Sitting in the corner as I do, that’s a fairly easy policy for me to adopt and to be honest, a lot less work. So I’ll manage just myself, do my job and turn it off at 4:30pm sharp every day. I’ll let the others do things like Caller Bingo, Plaid Friday, Facts Of the Day and a dozen other small pieces that I’ve been juggling to help coalesce us as a single team unit. Hopefully by now, we have and we’ll work well together going forward.

As a plus, I’ll have even more energy left at the end of the day for my writing, which is a plus, in the end.


May 22 – Mad Max!

Crash! Boom! Bang! Movie time!

It’s been 30 years since I saw the last Mad Max film, Beyond Thunderdome, in theatres in the mid 1980’s. That film, far moreso than the first two, was purely a product of Hollywood: big name stars, a splashy budget and a kickin’ soundtrack. I liked it, remember parts of it fondly, but it still left me wanting more: how did the world end, and what was life like living after the Apocalypse?

The new Mad Max: Fury Road gave us partial answers to those questions, but raised quite a few more. Which, when I think about it, is quite a feat for a film that’s at least half all-out chase scene.

It was glorious, a feast for the eyes and surprisingly, for the mind too.


SPOILERS:

The cinematography is, without question, the best I’ve seen in many years. Given that the vast majority of the effects were practical, non-CGI work, makes the accomplishment all the more impressive. It was an experience at a whole new level in IMAX, with enough tension throughout the film that I woke the next day with a sore neck. Few films have ever had that effect on me.

I wasn’t as impressed with the plot or writing, but that’s not to say they were terrible… more like serviceable, in terms of allowing the stunning visuals to happen. Strangely, Mad Max himself is a secondary character in the film, as I saw him, assisting the main protagonist in achieving her goals and in the process becoming part of the group of dissidents, rebelling against the tyrannical Immortan Joe. Who, by the way, is fairly one-dimensional but has an incredible visual presence that really sells him as the Big Bad of the film. You really believe that he’s the reason so many people living in his Citadel have survived the years after the Apocalypse… and he’s also the reason that their society cannot grow or change.

More than likely I’ll pick up Fury Road on Blue-Ray just for the visuals, especially the scene with the giant storm near the beginning or to freeze-frame one of the dozens of crazy car chase scenes.


May 23 –Wonderful Weekend!

Breakfast dates? Yes, please!

Starting off the day with a fine meal at The Blue Fox, my date and I went for a walk downtown, touring around a few places in the sunshine and the moderate crowds typical of Victoria during cruise ship season. As it turns out, she hasn’t done much ‘touristing’ around town either, so we both enjoyed just strolling along the shops, taking in the sights and stopping for a bite at a cafĂ© patio in the sun.

After lunch, we watched a few hours of Babylon 5… did I mention that it’s her favourite show of all time? Among other things, it’s shared passions like this that have really made spending time with her seem so magical and while I could enthuse on the subject for some time, I’ll just close things by saying again that our afternoon parting time arrived far too soon for either of our likings.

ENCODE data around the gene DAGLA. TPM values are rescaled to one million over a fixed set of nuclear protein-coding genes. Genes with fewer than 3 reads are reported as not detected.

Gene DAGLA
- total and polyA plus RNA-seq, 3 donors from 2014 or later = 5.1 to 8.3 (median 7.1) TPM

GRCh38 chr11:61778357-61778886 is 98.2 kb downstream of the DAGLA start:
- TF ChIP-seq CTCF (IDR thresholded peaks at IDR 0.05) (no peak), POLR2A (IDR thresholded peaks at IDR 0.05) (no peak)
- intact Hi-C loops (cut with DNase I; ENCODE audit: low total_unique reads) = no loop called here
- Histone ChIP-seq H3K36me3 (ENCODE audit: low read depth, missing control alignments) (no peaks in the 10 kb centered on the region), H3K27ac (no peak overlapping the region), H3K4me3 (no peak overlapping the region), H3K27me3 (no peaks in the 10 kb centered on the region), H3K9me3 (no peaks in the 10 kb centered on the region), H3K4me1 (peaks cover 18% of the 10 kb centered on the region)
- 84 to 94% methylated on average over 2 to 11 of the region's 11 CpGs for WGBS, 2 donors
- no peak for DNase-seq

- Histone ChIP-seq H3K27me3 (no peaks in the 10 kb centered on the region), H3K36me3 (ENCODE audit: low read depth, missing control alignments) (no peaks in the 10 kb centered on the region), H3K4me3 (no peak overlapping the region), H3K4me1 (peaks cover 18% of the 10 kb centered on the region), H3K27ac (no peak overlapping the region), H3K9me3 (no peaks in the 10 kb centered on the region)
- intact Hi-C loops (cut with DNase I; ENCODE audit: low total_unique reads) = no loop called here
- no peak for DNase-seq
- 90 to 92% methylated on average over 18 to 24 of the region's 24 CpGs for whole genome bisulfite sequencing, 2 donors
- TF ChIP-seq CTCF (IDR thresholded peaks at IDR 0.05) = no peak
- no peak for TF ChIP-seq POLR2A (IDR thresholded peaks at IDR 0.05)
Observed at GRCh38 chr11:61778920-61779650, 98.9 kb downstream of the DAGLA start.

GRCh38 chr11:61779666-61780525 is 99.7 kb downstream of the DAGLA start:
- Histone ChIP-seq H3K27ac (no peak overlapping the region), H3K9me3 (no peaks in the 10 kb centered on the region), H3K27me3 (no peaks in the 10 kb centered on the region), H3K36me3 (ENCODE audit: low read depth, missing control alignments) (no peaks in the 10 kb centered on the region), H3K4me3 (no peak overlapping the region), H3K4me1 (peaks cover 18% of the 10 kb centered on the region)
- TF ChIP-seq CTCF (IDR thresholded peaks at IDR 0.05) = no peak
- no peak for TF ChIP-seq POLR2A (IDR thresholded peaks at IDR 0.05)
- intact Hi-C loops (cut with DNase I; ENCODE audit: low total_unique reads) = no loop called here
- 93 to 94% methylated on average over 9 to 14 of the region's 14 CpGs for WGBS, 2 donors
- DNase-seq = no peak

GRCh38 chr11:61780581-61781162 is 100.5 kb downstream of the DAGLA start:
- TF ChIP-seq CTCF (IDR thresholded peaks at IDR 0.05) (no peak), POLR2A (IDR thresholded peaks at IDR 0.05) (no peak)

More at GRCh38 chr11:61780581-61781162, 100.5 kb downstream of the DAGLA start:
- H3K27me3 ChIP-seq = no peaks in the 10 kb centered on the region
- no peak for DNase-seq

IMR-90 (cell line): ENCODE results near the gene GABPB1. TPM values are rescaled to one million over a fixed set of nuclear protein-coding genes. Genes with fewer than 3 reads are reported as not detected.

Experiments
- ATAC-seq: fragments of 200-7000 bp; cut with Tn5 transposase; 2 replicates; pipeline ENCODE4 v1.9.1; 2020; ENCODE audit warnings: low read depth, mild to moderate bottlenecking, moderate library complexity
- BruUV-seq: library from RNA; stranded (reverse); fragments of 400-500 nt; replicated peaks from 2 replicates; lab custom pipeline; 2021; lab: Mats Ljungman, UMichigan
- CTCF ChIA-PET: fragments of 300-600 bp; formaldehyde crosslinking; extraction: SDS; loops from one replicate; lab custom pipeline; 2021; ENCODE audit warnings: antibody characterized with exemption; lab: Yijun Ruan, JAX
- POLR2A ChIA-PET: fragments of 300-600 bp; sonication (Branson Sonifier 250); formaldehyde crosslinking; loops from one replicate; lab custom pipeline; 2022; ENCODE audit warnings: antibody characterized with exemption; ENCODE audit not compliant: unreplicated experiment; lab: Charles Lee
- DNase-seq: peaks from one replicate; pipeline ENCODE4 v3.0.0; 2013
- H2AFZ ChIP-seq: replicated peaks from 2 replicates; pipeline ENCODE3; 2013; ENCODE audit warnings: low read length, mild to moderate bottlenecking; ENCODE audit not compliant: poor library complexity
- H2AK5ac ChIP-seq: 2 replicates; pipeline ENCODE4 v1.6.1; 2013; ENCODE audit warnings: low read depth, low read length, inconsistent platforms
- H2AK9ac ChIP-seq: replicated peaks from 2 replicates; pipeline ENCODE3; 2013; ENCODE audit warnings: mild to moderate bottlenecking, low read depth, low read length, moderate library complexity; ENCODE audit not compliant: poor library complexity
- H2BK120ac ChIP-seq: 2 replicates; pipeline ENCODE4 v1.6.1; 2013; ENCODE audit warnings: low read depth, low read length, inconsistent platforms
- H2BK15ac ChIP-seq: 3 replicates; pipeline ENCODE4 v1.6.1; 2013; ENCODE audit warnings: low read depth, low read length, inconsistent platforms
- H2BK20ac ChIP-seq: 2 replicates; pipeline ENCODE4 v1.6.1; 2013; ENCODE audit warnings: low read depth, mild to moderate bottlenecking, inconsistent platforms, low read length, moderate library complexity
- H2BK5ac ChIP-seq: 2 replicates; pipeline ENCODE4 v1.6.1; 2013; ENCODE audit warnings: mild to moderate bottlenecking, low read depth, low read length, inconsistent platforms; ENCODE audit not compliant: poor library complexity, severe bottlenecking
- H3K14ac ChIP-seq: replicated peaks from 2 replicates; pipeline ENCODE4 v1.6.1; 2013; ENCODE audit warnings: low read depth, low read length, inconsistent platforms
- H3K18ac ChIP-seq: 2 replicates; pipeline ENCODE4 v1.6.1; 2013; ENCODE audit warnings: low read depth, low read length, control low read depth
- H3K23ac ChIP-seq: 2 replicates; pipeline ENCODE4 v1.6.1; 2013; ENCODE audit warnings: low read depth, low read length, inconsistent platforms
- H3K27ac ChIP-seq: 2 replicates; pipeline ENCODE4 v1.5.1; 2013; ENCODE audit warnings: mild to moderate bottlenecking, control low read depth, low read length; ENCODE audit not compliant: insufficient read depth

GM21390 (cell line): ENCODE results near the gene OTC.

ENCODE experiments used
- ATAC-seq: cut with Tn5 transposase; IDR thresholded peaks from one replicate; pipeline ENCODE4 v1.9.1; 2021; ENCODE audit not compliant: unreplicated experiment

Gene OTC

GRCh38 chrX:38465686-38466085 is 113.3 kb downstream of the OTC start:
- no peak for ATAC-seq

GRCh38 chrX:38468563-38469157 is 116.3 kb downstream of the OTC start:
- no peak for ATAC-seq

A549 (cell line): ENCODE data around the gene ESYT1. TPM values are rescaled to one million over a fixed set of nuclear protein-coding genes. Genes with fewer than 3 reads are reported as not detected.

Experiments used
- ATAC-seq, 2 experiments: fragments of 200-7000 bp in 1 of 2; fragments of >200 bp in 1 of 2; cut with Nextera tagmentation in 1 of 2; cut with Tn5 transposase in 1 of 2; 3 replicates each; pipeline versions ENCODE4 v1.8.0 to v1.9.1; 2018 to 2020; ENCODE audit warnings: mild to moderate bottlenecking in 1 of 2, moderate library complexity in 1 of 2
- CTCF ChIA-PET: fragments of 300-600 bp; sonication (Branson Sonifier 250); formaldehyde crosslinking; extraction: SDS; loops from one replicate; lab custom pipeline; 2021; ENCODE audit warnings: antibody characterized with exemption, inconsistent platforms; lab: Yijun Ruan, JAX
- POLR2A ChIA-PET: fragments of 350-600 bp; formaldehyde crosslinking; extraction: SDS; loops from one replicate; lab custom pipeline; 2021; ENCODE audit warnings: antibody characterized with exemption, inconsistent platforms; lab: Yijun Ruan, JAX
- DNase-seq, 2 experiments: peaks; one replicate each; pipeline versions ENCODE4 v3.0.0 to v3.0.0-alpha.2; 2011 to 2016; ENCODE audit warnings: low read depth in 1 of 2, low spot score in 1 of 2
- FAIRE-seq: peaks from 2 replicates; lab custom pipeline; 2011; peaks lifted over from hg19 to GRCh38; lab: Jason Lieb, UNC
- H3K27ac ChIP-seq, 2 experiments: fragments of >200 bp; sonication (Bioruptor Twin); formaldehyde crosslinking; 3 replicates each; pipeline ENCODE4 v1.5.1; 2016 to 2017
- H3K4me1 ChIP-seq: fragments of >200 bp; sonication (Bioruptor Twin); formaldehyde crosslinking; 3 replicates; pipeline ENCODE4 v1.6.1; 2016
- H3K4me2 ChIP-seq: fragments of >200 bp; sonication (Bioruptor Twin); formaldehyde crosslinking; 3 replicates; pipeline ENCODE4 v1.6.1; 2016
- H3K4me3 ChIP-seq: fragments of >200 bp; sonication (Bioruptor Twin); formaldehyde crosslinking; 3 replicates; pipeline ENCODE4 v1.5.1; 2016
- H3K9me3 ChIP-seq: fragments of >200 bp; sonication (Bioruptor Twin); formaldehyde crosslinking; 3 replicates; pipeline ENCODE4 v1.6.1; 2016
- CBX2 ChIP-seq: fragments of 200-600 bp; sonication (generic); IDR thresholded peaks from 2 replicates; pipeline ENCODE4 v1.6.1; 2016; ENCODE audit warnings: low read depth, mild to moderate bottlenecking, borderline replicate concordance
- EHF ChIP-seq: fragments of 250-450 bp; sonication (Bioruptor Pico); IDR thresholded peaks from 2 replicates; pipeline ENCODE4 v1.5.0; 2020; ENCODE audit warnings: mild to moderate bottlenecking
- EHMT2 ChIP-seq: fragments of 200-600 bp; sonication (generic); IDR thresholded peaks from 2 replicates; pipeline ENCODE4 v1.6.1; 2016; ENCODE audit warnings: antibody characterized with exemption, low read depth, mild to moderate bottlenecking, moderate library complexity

It's a journey:


Days like today make me question my past relationships, in general terms, which is how you learn and grow emotionally, I believe. Matters of the heart defy logic oftentimes, but patterns can still emerge if you look for them and are honest in your conclusions. I know that I’m far more open in terms of my likes, passions and goals than I used to be, about what I want in life and how I want to share it. I’m certainly at a place far, far different from where I imagined I’d be twenty years ago, but that’s the thing: you can imagine your possible futures all you like, but once you get there, you’ll wonder how it could have ended up any other way. Hindsight can be a wonderful thing, but it’s easy to get lost in the What Ifs and the Roads Not Taken… because there are the uncertainties that may still be with you today, still shaping the life you have at this very present moment. But, if you’re very lucky, you’ll realize you're where you need to be and be thankful that it didn’t turn out differently, after all.

Right now, I’m quite, quite thankful.


May 24 –Renting Bubbles?

It’s an odd subject for a Sunday, but it popped up this week for me: housing.

Renting is all I’ve known for my adult life, having been tossed, so to speak, into a rental when my family home went the way of the dodo while I was in university. Since then, I’ve never really entertained the thought of owning a home, which seemed like a bad idea during the housing crunch of 2007 and still seems like a risky thing, even today.

Sure, many people will tell you different, especially homeowners with a lot of equity tied up in their personal real estate. I’d have agreed with most of their reasonings even twenty years ago, but not today. When market housing prices like those in Vancouver cause people to protest that even families with two solid wage-earners can’t afford a place, you know the system is flawed and needs to change. There are some interesting points in the video below, that got me thinking more than anything else, on how I need to educate myself further on the topic:


A recent article on housing affordability on Workopolis.com is notable not for the article itself, but for the comments that show a large lack of faith in the current market-driven real estate market. For many, the concept of owning a home is a bad thing, rife with risks they can do nothing about and seeing it as making money for the banks far more than providing a source of future financial stability.

That last thought really weirds me out, given my own personal experience in that area.

What to do, though? Rent forever, never exposing yourself to a market shift and loss of your nest-egg investment in the traditionally-held ‘stable platform’ of home ownership? Or scrimp, save and borrow to buy into someone else's platform of how to build your financial future?

I don’t have the answers, nor do I admit that I know enough to ask the right questions. For now, I’m a renter through and through, ‘throwing away my money’ month to month for the privilege of not worrying that if I miss a mortgage payment( or can’t afford a yearly property tax hike )that my home of years of investment value will be taken away from me.

Been there, seen that done, moved on. Happy renter here, for the time being!


It’s been a good week. Even the work stress has been manageable, in that I can just leave it all behind when I go home. I’ve been falling asleep more easily and waking up earlier, with a clear head and an optimistic mindset. If this is what it means to feel in control of your life, I’ve a feeling I’m doing things right – twenty years of trying seems to be finally paying off.